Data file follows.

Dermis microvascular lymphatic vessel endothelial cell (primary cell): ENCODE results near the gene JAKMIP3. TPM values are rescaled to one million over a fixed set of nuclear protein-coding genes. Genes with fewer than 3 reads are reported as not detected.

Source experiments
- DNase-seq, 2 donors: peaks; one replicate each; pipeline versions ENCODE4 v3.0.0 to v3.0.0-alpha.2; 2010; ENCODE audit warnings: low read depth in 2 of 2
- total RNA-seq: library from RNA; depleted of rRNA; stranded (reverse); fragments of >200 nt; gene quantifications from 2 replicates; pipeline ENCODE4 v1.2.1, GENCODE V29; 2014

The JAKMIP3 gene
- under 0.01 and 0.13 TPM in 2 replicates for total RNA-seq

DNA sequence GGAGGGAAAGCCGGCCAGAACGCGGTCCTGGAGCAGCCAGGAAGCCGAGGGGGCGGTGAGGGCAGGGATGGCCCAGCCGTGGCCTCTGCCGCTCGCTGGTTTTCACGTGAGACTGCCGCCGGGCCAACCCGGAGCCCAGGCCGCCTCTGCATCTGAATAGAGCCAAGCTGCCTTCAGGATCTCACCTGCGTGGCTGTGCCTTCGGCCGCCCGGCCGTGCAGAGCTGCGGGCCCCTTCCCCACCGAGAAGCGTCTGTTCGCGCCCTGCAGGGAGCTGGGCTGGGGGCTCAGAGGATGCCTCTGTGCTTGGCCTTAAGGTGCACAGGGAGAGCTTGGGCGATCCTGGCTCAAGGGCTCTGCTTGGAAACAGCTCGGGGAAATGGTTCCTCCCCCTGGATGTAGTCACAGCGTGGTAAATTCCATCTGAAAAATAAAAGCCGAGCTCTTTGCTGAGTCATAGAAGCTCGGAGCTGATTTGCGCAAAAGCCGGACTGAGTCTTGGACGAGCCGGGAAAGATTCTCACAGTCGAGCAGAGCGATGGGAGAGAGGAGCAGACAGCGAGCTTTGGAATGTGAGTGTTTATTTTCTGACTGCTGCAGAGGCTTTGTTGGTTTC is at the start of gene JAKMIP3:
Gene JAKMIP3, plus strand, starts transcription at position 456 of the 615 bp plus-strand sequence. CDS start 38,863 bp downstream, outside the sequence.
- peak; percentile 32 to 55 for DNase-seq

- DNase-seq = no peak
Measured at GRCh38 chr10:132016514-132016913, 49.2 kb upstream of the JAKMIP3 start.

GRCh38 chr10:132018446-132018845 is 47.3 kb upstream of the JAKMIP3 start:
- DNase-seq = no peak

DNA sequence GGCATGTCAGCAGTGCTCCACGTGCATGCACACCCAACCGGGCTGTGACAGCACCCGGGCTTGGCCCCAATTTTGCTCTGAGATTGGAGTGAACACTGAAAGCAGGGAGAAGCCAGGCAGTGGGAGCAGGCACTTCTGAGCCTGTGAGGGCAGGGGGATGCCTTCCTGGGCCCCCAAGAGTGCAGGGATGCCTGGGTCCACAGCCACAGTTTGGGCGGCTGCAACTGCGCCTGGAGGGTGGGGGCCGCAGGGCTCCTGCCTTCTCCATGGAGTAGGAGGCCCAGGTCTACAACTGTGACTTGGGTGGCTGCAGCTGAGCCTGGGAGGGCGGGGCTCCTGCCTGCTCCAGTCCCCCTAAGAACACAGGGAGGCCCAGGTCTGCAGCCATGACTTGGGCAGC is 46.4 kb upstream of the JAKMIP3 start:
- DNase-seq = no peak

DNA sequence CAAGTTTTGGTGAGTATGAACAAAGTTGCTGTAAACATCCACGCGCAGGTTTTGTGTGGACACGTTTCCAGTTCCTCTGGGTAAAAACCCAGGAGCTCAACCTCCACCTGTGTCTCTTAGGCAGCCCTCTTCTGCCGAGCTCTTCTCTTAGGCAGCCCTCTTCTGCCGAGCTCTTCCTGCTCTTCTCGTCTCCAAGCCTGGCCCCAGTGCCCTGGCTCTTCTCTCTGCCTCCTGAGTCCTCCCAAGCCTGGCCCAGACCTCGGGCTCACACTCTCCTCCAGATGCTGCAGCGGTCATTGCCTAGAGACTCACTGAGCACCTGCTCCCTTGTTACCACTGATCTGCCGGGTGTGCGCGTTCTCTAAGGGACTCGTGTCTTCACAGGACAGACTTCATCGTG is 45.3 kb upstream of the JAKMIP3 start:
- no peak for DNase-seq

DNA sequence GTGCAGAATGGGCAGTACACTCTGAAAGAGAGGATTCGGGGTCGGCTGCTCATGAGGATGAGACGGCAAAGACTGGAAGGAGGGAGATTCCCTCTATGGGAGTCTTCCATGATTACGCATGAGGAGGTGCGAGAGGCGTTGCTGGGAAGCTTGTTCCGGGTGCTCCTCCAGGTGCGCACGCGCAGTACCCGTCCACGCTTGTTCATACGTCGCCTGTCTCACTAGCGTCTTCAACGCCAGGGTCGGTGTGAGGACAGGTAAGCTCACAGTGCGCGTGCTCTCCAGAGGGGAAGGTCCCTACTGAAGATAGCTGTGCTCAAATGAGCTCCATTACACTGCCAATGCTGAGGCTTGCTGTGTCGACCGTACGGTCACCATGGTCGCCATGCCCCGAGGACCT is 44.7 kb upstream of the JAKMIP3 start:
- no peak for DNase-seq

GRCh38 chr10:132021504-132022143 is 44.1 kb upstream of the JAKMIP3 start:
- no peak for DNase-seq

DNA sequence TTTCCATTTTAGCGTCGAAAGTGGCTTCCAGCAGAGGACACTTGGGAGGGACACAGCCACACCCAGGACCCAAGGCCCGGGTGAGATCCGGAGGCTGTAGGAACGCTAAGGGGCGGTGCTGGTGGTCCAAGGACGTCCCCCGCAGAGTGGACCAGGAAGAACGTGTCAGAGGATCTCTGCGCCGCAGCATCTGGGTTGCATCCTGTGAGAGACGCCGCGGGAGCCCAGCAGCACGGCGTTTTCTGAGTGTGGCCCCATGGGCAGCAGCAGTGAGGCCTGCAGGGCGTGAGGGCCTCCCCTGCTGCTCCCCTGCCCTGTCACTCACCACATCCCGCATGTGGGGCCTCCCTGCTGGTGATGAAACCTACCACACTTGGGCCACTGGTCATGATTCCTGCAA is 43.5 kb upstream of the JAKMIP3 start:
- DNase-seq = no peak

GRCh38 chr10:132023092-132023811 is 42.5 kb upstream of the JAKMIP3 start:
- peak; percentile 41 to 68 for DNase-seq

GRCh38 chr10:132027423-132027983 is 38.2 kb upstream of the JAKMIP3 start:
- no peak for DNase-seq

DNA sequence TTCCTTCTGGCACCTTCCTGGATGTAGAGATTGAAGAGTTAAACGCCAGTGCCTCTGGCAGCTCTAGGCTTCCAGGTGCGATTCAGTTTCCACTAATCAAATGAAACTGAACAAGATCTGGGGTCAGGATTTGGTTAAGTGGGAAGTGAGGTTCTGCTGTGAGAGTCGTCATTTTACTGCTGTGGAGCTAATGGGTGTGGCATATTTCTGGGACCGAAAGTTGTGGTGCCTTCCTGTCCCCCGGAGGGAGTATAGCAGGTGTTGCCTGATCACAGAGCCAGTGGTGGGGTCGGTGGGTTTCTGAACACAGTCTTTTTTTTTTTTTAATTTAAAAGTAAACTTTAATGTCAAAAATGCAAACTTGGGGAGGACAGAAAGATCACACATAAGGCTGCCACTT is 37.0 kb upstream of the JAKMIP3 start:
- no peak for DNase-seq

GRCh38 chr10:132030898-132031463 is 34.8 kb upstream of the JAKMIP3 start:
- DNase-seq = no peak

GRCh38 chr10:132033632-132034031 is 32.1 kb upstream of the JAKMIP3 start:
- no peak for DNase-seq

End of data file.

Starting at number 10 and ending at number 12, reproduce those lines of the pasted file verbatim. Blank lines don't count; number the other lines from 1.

- DNase-seq = no peak
Measured at GRCh38 chr10:132016514-132016913, 49.2 kb upstream of the JAKMIP3 start.

GRCh38 chr10:132018446-132018845 is 47.3 kb upstream of the JAKMIP3 start: